#TurksandCaicos, January 23, 2023 – The 2022 Turks and Caicos International Film Festival (TCIFF) Poster, designed by 10-year-old Janiya Harris of the Oseta Jolly Primary School, was recently named one of the world’s best film festival posters by FestivalinLA.com.
The international platform created by film critic José Alberto Hermosillo promotes the talent of the most prestigious festivals worldwide, and the organization selects the most creative, colorful, and inventive film festival posters each year.
Karen Whitt, Chairman of TCIFF, said that this is truly a win not just for the young artists but also for the film festival and the Turks and Caicos Islands as a whole.
“We are so proud of this accomplishment and so proud of the work that both Janella and Janiya have done to put this beautiful country on the international film festival stage among so many other creatives.”
She continued, “Turks and Caicos is home to some incredible talent, and year after year we are raising the bar on the poster designs for the festival, and we are happy that these designs are being featured among the best in the world.”
According to the FestivalinLA website, the organization curated every featured piece based on concept, originality, and supporting components, all conjoined to their respective festival’s theme and harmonious style. The final line-up is a collection of wonderful gems that help the public recognize the cultural identity and beauty of each festival and its designated city or country.
Patrina Pollard-Harris, mother of Janiya Harris, said that she was excited when she saw the feature on her daughter’s work and that it doesn’t matter how young you are, there is always an opportunity to make a difference, you just have to be ready to apply yourself when that opportunity comes.
“We are all so proud of our Janiya, and we are even more excited to see that her design was included with so many international posters,” she said. “It’s been non-stop excitement for her. This goes to show that you are never too young to make a difference, and no matter the age, a dream can still come true.”
Young Harris was one of over 40 children from the Edward Gartland Youth Centre who participated in the 2022 poster competition. The 2022 competition focused on artificial intelligence (AI) and allowed children with artistic vision to bring their designs to life with the aid of a finely tuned computer program. The event was curated with the help of London-based creative company Once Upon A Time. Their Creative Director, Jolyon Meldrum, commented,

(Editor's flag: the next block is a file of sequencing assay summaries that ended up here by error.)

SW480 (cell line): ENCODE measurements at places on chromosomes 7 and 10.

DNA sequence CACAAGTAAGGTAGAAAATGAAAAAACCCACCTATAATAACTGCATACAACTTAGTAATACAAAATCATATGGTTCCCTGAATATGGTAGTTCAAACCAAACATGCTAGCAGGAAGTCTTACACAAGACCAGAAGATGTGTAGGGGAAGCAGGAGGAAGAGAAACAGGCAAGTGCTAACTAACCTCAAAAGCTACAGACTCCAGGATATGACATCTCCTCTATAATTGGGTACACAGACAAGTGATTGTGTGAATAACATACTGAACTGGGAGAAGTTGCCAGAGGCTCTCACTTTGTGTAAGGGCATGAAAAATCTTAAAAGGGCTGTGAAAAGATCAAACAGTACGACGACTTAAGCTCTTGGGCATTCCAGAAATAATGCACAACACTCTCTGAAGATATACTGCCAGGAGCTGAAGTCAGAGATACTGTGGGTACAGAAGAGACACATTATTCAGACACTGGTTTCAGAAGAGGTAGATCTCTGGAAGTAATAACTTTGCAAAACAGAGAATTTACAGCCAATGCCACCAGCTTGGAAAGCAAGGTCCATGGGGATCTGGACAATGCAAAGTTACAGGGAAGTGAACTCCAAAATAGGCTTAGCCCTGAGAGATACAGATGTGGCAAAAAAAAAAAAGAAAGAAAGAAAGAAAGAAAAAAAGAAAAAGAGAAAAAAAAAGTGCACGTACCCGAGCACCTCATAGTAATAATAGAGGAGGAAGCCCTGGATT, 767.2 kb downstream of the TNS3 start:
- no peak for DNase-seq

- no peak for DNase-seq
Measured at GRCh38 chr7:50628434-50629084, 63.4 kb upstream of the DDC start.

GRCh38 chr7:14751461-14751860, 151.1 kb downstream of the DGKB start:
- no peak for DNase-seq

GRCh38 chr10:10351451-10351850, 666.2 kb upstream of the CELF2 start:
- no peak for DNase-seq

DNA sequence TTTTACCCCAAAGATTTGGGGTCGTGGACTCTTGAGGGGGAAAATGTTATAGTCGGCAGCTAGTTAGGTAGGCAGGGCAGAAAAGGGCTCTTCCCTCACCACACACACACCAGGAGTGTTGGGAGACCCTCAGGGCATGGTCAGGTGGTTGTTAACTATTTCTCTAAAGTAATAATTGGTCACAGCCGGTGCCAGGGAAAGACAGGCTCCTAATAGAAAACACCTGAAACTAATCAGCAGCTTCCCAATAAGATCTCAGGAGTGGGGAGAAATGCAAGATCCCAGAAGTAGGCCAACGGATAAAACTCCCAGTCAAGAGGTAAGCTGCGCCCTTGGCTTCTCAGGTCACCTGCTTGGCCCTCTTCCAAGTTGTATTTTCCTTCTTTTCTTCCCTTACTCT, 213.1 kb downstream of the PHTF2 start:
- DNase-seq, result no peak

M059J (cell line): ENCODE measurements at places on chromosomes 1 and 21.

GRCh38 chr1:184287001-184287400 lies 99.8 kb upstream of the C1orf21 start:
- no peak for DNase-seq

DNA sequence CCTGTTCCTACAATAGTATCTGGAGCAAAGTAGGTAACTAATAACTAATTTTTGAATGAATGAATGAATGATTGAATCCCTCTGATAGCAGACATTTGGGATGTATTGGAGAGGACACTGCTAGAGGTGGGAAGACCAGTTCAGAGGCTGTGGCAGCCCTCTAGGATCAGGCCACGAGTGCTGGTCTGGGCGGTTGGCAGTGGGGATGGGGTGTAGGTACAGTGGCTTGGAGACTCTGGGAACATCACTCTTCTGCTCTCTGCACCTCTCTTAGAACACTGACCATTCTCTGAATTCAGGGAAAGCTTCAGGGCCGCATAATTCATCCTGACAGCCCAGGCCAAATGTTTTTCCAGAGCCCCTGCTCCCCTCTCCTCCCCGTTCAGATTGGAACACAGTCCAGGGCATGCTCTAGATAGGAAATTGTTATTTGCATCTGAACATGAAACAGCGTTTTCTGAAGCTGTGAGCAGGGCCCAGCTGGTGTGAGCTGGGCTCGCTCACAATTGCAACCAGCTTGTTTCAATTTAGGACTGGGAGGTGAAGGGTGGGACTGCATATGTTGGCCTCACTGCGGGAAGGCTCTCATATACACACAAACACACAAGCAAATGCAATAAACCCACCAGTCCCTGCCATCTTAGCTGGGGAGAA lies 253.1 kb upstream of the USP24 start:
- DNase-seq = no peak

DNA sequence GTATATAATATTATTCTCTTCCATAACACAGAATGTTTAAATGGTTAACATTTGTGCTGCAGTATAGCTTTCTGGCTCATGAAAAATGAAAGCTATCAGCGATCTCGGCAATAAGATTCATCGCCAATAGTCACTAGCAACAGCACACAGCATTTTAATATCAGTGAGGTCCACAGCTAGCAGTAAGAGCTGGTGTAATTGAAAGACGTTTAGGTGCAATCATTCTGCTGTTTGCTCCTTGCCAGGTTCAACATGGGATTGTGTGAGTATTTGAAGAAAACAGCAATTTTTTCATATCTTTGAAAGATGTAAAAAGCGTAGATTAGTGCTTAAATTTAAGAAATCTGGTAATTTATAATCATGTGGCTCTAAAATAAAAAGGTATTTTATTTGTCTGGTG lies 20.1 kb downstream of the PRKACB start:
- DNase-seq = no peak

“I was so impressed with Janiya’s final result, and how easily she took to using generative AI. The beauty of what we are seeing here, is that technology has removed a barrier. This now allows a younger generation to express themselves in a completely different and unique way”
Harris created her poster by describing the picture in her mind to the AI program with phrases such as kids playing, flamingos, seashells, blue fish, crystal clear waters, flowers, and a clean beach. After fine tuning her descriptive phrases and tweaking the program’s results, she arrived at the final winning piece that has risen to international acclaim.
Her winning piece was a playful and inviting take on the beaches that the Turks and Caicos Islands are known for. It features crystal-clear waters, sand, shells, and a flamingo, all created in a style reminiscent of an afternoon arts-and-craft session.
“From featuring the art of world-renowned local artist Bradley Theodore for our inaugural poster to highlighting the incredibly talented youth of these islands in subsequent years, our posters not only represent the festival to the world, but also this incredible country,” said Whitt. Speaking on the upcoming poster competition for the 2023 festival, she continued, “For 2023, we will once again host a competition for the country’s youth, and we encourage all our amazing, young local creatives to get involved. This year, we invite our youth interested in photography to join in on the fun. As always, the theme of the festival, ‘oceans and environment’, should be the central focus of any entry, but how that is demonstrated through photography is entirely up to the artists submitting their work.”